I am afraid that I cannot give the exact numbers that the hon. Member for West Suffolk requested, but it has been said in many places that 200,000 people will benefit from the Bill. It is worth reminding hon. Members, particularly those who have not been involved in previous debates on the subject, that 70 per cent. of the people under discussion enjoy a higher gross domestic product per head than we do. Therefore it is highly unlikely that we shall suddenly face a huge influx of people coming to live in this country, particularly given the difference between our climate and that of places such as the Cayman Islands.
As the hon. Gentleman said, new clauses 5 and 6 would commit the Government to producing and publishing annual progress reports. We shall, of course, want to monitor the implementation of the Bill, and some things that he asked us to do are fairly straightforward, such as publishing the number of people who apply for British passports. I expect that that will be self-financing, because the fee levied for issuing the passport will cover the cost.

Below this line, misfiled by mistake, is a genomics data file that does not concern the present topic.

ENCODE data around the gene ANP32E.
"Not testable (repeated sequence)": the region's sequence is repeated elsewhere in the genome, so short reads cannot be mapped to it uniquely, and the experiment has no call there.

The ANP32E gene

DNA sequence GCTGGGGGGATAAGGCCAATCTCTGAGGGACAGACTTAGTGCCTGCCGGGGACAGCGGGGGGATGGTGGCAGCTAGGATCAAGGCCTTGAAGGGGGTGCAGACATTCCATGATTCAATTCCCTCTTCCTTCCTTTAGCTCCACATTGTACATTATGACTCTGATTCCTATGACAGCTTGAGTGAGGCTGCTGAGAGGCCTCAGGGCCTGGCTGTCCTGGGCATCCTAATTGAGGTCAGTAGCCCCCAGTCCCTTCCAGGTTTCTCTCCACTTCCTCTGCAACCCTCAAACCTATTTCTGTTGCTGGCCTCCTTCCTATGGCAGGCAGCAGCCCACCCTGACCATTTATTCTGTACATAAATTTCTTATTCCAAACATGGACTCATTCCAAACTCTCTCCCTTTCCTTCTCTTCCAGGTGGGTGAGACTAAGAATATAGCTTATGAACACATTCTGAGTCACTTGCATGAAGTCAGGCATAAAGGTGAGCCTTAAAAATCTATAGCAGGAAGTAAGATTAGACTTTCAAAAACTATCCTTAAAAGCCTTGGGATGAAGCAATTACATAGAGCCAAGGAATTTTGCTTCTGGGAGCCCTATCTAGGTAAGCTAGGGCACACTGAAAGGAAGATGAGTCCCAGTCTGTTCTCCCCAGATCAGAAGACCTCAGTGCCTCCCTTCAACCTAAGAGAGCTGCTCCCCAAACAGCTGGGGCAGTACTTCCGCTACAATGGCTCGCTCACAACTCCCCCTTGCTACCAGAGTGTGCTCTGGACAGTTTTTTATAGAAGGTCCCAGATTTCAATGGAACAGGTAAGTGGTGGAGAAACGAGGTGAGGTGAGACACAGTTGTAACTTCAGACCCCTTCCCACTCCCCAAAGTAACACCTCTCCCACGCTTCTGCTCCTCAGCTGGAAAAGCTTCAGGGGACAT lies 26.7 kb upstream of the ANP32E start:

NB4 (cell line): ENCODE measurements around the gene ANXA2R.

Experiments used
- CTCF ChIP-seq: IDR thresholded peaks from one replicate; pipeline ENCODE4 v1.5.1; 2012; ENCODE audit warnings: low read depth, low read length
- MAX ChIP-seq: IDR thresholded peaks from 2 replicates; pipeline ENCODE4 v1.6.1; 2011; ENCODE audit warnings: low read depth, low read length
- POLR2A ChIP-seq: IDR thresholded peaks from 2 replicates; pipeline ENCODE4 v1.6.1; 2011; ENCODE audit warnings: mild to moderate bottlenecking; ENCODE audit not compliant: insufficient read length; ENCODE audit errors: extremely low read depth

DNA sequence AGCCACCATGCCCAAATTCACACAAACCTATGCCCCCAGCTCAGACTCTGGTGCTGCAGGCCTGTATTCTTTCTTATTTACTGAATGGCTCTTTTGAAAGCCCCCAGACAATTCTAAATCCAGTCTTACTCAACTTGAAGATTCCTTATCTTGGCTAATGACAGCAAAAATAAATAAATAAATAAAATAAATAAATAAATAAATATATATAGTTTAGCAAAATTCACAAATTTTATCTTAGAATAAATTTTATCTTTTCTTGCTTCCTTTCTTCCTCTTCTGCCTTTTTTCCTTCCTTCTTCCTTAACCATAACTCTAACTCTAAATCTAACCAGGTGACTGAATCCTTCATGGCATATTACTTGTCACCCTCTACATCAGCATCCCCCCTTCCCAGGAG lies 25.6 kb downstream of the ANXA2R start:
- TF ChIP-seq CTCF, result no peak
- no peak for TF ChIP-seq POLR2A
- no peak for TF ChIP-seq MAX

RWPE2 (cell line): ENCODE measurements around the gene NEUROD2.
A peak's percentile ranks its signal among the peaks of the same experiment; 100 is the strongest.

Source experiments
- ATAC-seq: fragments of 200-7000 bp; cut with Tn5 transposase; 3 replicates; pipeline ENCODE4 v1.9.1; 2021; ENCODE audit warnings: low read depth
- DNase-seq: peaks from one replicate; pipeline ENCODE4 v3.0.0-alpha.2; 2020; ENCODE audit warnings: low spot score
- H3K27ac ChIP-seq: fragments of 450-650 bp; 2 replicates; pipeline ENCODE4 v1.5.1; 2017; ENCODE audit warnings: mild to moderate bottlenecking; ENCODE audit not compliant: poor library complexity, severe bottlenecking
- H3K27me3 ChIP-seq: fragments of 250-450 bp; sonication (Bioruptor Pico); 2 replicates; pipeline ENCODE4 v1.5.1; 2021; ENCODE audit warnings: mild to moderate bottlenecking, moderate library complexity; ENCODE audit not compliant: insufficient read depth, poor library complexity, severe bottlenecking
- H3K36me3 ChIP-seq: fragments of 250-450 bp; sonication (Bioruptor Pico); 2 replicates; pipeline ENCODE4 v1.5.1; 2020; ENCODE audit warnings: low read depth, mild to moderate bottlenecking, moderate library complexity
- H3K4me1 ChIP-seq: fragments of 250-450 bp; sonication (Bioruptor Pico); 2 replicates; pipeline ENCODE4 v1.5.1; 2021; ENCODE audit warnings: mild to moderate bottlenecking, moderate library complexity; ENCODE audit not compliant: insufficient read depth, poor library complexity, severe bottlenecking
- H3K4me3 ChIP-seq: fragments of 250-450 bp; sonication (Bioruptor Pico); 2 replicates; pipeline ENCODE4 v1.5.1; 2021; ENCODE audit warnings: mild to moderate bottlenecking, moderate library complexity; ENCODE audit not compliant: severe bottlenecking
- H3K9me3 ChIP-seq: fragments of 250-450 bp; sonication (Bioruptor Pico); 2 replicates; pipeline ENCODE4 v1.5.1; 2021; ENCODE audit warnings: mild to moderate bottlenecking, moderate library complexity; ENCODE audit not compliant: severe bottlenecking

The figures for registration and naturalisation will also be published. It will not be possible to provide figures for those who exercise their right of abode in the United Kingdom, because the Bill will create new British citizens who can come into the country on full British passports as freely as Committee members can. They will not be subject to any immigration controls.
As I said to the hon. Member for Windsor, there are many opportunities in this House and in the other place to discuss making a provision for an annual report that would cover the British overseas territories. Such a report goes beyond the scope of the Bill, and I hope that the hon. Member for West Suffolk will withdraw his new clause.